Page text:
But the work we need to do for freedom is far from over. I want to highlight just a few of the (many) losses from 2018. I think these make it clear why the work of organizations like the FSF is so important. The FSF sets a hard line for freedom -- uncompromising in our ideology and bringing it to everything we do. I look at this list and am reminded why the FSF exists, why we need to keep fighting, and why we can only succeed by rallying as a community.

Project Dragonfly

Dragonfly, mentioned above, is a censored search engine Google is likely building for use in China. It is a travesty for the future of software freedom in China. It is explicitly designed to allow censorship of the Web and Web access.

Project Dragonfly was "effectively ended" in mid-December, after five months of hard efforts by Google staff, journalists, and activists around the world. This is a great success, and should be celebrated, but Dragonfly never should have existed in the first place. We have no doubt that someone will try this again, with or without Google.

What does this mean for free software? Projects like Dragonfly allow greater targeting of tools used to create, maintain, share, and use free software. We know from experience that the Chinese government will use this power to block access to important free software, especially in the categories of cryptography and security. It is possible that users would not even be able to learn about free software.

On the note of censorship...

The European Copyright Directive and Censorship Machines

Activists and activist organizations in the European Union use the term "Censorship Machines" for the upload filters the European Copyright Directive will require sites to install. These attempts to "prevent copyright infringement" only serve to stifle creativity and software freedom. You can read more at juliareda.eu.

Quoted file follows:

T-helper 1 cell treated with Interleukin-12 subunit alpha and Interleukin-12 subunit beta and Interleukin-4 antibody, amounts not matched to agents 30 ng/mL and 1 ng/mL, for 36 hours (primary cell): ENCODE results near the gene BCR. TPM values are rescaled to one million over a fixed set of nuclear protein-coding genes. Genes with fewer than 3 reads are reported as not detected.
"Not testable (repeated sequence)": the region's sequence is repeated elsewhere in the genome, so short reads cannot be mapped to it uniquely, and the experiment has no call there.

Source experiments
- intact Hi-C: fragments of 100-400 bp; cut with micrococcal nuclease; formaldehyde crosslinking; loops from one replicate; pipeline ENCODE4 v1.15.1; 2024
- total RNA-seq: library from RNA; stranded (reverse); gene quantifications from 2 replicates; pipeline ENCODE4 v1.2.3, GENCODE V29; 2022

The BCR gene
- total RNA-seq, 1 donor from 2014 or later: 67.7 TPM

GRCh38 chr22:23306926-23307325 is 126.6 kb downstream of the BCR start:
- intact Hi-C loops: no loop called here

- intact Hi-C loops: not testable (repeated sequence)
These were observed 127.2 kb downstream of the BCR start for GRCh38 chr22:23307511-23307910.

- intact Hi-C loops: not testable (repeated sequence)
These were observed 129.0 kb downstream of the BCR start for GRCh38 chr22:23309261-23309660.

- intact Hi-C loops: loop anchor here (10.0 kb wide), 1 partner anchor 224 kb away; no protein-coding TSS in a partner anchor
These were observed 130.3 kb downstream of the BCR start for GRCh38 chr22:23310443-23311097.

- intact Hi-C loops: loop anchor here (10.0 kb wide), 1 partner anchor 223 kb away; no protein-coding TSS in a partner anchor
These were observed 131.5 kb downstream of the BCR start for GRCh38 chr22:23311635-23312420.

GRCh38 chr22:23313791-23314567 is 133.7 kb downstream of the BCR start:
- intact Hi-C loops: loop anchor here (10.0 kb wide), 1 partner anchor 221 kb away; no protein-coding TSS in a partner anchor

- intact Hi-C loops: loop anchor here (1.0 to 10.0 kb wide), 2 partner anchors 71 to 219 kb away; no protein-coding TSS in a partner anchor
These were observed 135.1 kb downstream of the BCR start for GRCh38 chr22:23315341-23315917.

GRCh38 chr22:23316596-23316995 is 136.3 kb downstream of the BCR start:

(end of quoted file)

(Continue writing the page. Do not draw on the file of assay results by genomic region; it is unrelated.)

While a first round of voting saw the proposed Copyright Directive rejected, it later passed onto next steps, bringing us closer to a more controlled, more dystopian Internet and Web.

What does this mean for free software? One of the themes from 2018 is greater government and corporate control over what we can access on the Web and how we interact with the Internet. According to the Free Software Foundation Europe, Article 13 "imposes preventive blocking of online code repositories."

Net neutrality, the FCC, and the ongoing battle for freedom on the Net

The Federal Communications Commission (FCC) voted to gut net neutrality protections in the United States. In the US, Title II is a provision that treated Internet Service Providers (ISPs) as "common carriers," or organizations that are required to provide "general service to the public without discrimination." This is the closest thing the US had to providing net neutrality.

In 2018, the US Congress created a discharge petition to overturn the FCC's ruling. As of writing this, the House of Representatives is waiting to vote on the petition.

What does this mean for free software? This is a twist on how Article 13 affects us, with the government allowing corporate control over what we see and do on the Internet. With net neutrality protections gone, ISPs can (and will) throttle access to Web sites and users that aren't able to pay extra fees. This will impact smaller Web sites, including code sharing sites and other tools we use to build and share free software. It will give major DRM-ed Web sites a privileged status, as they will be the ones able to pay extra fees, and they already have good relationships with the ISPs.

Oracle, Inc. v. Google, Inc.

In the words of Parker Higgins, "you wouldn't reimplement an API." The US Federal Circuit agrees.

The Oracle v. Google case concerning the copyright of Java APIs, originally from 2010, continues to this day. After years of back and forth, 2016 brought good news: a jury found Google’s reimplementation of Oracle’s Java APIs to be fair use and therefore acceptable. However, Oracle appealed, and this year the Federal Circuit ruled in favor of Oracle, finding Google’s use of the Java APIs to be copyright infringement.

Read the FSF's 2012 and 2014 statements on the matter.